Discussion in 'Options' started by James.DeGori, Nov 22, 2021.

  1. Can someone suggest what the criteria is for buying CALL DEBIT SPREADS, such as DTE, DELTA etc. or point me in the direction where I may be able to read or watch something on.

    I have done searches but I mostly get explanations on what they are.

    Any help is appreciated, thanks.
  2. thecoder


    Last edited: Nov 22, 2021
  3. I was looking for something Call Debit Spreads. Thanks anyway.
  4. thecoder


    Ah, sorry, I misread :-(

    Then you need to read this page that shows which of the debit types to use for bullish and bearish situations:
    James.DeGori likes this.
  5. As always, it depends. If you're opening an ATM spread at a debit that's about half the spread width, that's basically a 50/50 bet on direction by expiration. OTM spreads are going to vary a bit more, and lean harder into direction - but they'll balance that by paying more for a smaller risk if you're right.

    A call debit spread presumes a directional assumption (bullish) and a price at/above which you believe the stock will end up by a given date. As a general rule of thumb, you'll want to choose a short strike at or a bit below that price depending on the confidence you have in your prediction; the long you buy should be defined by your per-trade risk tolerance. It's not a bad idea to check out the expected move for the stock by the date you're considering; if your expectation is very different from the market's, you should make sure that you're that much smarter than everyone else. :)

    For the most part, the greeks won't be especially influential, since your long and your short will mostly offset each other; however, there are still positions in which they'll work for you rather than against you. Debit spreads are typically short theta, which means that you'll be losing value on that spread every day - but sometimes, this can be minimized or even eliminated. Try different strikes for your long; you may end up neutral or even slightly long theta, which would eliminate that daily loss. Also, since a call debit spread is bullish and IV typically decreases as the price of the underlying goes up, you'll want to be short, or at least neutral, vega.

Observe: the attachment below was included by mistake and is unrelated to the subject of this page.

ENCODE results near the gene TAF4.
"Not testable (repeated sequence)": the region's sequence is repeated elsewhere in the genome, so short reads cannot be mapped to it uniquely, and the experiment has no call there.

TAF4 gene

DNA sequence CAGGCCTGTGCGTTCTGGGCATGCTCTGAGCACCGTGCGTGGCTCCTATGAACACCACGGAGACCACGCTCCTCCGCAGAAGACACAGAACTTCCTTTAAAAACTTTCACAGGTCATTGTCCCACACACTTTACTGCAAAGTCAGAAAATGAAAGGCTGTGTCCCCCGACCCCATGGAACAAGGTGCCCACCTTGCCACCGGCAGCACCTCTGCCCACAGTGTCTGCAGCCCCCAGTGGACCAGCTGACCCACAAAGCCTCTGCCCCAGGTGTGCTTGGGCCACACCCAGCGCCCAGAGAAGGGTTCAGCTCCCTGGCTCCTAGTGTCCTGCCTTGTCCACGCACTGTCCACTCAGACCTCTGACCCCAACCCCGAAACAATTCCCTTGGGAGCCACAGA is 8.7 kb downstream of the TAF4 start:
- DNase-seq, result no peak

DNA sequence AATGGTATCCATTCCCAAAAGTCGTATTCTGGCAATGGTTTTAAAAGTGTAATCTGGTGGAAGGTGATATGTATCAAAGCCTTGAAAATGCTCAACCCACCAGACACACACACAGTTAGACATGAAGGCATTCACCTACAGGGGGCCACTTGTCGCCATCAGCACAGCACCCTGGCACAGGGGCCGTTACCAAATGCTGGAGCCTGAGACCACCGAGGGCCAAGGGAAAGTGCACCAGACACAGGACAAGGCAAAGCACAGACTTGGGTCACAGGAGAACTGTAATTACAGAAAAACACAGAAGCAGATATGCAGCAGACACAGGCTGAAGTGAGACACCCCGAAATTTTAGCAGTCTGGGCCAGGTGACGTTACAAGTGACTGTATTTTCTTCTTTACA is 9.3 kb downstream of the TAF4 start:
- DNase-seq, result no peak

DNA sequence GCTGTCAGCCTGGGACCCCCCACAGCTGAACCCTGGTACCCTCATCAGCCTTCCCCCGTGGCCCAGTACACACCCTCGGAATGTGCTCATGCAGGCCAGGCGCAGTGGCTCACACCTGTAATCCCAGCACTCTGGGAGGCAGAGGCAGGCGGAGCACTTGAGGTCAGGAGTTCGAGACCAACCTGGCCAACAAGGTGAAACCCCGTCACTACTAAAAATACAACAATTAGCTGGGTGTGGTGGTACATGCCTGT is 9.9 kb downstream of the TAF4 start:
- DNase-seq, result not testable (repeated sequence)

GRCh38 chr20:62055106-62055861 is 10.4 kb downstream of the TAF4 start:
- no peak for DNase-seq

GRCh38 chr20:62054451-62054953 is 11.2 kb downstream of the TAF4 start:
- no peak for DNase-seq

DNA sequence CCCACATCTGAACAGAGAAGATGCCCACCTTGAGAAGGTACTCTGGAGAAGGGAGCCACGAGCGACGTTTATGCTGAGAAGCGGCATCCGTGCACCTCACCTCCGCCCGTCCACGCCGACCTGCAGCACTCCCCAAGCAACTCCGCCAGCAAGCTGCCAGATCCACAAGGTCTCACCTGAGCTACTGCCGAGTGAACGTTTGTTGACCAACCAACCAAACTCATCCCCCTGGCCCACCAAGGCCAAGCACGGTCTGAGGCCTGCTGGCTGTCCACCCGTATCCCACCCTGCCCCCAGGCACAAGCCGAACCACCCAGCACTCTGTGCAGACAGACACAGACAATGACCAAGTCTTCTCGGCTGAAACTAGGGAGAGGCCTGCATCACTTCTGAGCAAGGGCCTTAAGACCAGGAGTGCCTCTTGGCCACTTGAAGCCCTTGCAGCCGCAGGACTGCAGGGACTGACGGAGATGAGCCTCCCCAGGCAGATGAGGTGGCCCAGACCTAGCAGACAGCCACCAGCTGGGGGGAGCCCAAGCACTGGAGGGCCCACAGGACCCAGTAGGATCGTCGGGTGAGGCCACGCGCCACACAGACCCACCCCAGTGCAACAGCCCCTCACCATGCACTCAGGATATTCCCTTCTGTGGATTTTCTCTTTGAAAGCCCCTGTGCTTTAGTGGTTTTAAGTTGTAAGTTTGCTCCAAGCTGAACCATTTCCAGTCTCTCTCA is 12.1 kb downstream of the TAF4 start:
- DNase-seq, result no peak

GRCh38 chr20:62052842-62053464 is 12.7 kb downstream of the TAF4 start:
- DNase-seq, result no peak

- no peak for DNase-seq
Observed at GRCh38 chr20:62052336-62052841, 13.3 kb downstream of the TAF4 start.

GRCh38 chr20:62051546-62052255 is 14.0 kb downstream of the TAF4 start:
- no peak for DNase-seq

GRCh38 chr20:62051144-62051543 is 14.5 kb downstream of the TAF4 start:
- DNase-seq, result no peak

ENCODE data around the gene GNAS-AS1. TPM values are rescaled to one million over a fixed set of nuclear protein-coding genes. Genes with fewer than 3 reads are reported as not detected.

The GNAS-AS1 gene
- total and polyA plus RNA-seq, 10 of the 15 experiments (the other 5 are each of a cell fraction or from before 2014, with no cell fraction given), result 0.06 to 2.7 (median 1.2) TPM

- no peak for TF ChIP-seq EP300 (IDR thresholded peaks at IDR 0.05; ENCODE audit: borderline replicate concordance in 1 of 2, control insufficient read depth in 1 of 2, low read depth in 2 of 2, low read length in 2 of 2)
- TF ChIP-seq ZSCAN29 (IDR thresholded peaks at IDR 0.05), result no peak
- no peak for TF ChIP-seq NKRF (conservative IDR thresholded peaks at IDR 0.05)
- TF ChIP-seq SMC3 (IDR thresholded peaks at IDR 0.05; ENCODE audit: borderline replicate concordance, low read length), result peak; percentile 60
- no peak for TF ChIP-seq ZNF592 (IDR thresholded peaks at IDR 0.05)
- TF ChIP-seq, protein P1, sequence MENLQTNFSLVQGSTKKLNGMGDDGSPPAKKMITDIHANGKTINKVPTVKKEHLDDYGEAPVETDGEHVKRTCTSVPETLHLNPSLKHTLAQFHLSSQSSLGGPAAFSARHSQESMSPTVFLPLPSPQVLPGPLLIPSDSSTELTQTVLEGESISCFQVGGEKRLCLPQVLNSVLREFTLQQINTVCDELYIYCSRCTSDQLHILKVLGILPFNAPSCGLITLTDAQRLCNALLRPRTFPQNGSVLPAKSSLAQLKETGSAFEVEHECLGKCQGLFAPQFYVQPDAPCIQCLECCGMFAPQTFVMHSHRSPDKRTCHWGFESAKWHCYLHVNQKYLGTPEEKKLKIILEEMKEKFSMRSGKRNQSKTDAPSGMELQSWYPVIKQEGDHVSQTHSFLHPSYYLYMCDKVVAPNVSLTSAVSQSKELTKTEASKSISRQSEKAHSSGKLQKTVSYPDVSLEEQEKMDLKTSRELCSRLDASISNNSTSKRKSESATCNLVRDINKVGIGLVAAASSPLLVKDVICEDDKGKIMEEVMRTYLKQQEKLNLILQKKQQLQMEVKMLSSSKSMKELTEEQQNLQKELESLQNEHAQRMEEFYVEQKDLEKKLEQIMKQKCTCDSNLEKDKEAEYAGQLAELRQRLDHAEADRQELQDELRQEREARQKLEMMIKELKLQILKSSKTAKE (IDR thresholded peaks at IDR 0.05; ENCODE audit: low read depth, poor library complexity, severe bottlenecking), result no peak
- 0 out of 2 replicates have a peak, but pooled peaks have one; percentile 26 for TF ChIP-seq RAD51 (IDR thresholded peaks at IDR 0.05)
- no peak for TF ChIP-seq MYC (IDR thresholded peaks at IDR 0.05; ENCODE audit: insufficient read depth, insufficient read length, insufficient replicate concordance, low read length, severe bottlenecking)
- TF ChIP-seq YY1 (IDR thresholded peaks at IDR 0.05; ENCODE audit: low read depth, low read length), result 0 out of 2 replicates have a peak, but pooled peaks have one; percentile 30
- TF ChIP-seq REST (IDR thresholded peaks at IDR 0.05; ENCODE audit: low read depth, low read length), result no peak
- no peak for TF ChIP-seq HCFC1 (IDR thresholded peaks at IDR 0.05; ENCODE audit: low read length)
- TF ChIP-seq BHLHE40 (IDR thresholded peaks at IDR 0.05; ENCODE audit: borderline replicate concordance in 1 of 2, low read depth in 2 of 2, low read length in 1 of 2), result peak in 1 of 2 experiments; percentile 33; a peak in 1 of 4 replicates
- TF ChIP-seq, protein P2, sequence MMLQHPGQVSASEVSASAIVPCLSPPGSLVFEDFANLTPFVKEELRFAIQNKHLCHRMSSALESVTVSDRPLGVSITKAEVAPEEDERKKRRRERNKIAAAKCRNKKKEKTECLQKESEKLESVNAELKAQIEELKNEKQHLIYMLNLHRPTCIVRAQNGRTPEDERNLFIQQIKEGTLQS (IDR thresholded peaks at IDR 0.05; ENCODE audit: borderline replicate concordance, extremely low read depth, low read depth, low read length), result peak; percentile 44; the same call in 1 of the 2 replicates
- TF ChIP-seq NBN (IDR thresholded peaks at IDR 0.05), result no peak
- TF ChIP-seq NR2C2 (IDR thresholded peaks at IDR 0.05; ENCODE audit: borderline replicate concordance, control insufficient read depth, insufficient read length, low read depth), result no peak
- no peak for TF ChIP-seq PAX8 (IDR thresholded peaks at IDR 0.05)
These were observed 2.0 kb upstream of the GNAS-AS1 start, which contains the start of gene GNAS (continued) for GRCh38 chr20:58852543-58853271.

If you are short theta, then make sure you're far enough out in time that it doesn't hurt you much; theta begins to accelerate around 45DTE, so you'll want to open your spread at least that far out. Again, if you end up neutral or a little long theta, this is less of a concern.

    For the rest of it, you'll just need to put on a whole lot of them and see how they work over time. There's nothing in trading that comes even close to being as valuable as real live experience.
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  6. JSOP


    It would depend on 1) the direction of where you think the underlying instrument is going and 2) its volatility (its potential price moves)

    I would strongly suggest you to read on the concept of volatility and specifically Implied Volatility; these concepts are extremely important in option trading regardless whether you trade calls or puts or their combos.
    James.DeGori likes this.
  7. Thanks so much that was extremely helpful. I had a rough idea, but your explanation really helped to fill in some of holes. Thanks again.
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  8. Thanks for the reply. I have an understanding volatility and Implied Vol. I am an experienced trader on the PUT side (that is what I learned first), but I really wanted to understand the criteria of the Call Debit Spread.
  9. JSOP


    It's the same thing. Debit spread is really the flip side of the credit spread so they really operates on the same principle, just from a different angle, if you want to think of it that way. A call debit spread is really the same as a put credit spread.
    James.DeGori likes this.
  10. I like to look at in a little bit of a simpler perspective... if the Calls are expensive (high IV) it's a good way to reduce your costs but you have to be ok with capping your upside.
    #10     Nov 22, 2021
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